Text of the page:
David Bourget (Western Ontario)
David Chalmers (ANU, NYU)
Rafael De Clercq
Jack Alan Reynolds
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Synthese 183 (S1):59-85 (2011)
In this paper, we study dialogue as a game, but not only in the sense in which there would exist winning strategies and a priori rules. Dialogue is not governed by game rules like for chess or other games, since even if we start from a priori rules, it is always possible to play with them, provided that some invariant properties are preserved. An important discovery of Ludics is that such properties may be expressed in geometrical terms. The main feature of a dialogue is “convergence”. Intuitively, a dialogue “diverges” when it stops prematurely by some disruption, or a violation of the tacit agreed upon conditions of the discourse. It converges when the two speakers go together towards a situation where they agree at least on some points. As we shall see, convergence may be thought of through the geometrical concept of orthogonality . Utterances in a dialogue have as their content, not only the processes (similar to proofs) which lead to them from a monologic view, but also their interactions with other utterances. Finally, any utterance must be seen as co-constructed in an interaction between two processes. That is to say that it not only contains one speaker’s intentions but also his or her expectations from the other interlocutor. From our viewpoint, discursive strategies like narration , elaboration , topicalization may derive from such interactions, as well as speech acts like assertion, question and denegation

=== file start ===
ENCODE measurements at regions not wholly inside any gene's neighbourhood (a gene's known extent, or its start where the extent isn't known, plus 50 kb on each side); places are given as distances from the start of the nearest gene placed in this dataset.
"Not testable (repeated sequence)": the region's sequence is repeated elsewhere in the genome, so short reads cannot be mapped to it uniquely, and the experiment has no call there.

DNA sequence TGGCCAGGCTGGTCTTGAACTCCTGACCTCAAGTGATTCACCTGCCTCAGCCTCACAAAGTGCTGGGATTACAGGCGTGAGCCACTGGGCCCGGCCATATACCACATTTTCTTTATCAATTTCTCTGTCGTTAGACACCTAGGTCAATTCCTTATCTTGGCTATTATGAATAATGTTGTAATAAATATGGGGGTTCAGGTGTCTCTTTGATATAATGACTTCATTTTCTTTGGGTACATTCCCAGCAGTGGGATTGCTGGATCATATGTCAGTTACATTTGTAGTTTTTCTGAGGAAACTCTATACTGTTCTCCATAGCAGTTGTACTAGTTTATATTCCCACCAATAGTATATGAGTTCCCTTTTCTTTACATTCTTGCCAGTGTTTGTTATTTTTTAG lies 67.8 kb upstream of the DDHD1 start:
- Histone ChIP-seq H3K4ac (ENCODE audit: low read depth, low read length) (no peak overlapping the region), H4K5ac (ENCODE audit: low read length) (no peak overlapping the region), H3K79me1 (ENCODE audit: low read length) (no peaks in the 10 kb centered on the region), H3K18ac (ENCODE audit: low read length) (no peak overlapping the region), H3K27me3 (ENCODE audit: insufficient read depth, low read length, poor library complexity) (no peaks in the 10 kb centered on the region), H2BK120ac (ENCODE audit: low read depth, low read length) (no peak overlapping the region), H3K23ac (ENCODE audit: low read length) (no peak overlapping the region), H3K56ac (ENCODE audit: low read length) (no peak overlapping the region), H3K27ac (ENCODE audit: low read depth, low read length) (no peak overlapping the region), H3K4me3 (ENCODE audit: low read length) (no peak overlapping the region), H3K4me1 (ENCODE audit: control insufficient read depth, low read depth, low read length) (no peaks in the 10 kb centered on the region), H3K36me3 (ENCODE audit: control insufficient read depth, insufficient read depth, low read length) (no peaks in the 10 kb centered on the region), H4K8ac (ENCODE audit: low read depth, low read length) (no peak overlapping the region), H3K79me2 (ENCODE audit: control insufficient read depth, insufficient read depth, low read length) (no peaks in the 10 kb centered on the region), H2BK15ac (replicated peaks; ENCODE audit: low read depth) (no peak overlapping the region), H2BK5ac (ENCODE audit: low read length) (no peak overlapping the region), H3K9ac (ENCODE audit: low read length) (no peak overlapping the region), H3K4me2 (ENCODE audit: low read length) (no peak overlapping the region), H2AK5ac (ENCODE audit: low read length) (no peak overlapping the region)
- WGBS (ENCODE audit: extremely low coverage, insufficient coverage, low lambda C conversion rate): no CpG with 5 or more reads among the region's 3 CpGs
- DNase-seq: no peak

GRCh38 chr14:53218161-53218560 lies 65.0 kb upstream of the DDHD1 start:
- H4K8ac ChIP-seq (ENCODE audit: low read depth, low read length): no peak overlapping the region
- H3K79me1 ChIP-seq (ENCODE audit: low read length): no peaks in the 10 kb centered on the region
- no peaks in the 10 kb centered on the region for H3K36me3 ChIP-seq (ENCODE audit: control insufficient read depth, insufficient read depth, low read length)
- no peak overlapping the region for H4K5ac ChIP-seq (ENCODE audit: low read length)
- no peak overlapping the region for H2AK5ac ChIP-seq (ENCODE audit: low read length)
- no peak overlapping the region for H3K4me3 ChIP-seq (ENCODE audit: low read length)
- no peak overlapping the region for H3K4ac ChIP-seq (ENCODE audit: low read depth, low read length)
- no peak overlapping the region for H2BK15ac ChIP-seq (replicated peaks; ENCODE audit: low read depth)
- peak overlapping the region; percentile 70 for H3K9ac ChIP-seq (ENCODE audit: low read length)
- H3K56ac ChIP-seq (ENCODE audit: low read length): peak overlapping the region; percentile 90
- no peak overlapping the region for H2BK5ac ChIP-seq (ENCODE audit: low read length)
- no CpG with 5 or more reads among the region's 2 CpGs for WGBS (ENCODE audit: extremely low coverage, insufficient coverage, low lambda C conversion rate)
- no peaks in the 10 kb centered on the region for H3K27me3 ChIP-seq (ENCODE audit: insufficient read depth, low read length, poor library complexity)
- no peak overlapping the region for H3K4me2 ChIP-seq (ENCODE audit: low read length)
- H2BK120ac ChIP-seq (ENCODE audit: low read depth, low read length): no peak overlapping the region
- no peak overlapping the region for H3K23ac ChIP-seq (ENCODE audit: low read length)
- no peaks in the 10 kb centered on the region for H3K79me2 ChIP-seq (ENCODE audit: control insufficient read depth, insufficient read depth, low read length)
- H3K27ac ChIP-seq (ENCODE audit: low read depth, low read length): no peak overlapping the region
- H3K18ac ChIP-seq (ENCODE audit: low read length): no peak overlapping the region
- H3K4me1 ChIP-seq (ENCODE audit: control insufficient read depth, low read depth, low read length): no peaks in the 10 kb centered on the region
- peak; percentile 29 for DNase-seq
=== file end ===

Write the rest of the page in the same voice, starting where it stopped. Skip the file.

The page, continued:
|Keywords||Dialogue Pragmatics Logic Game theory|
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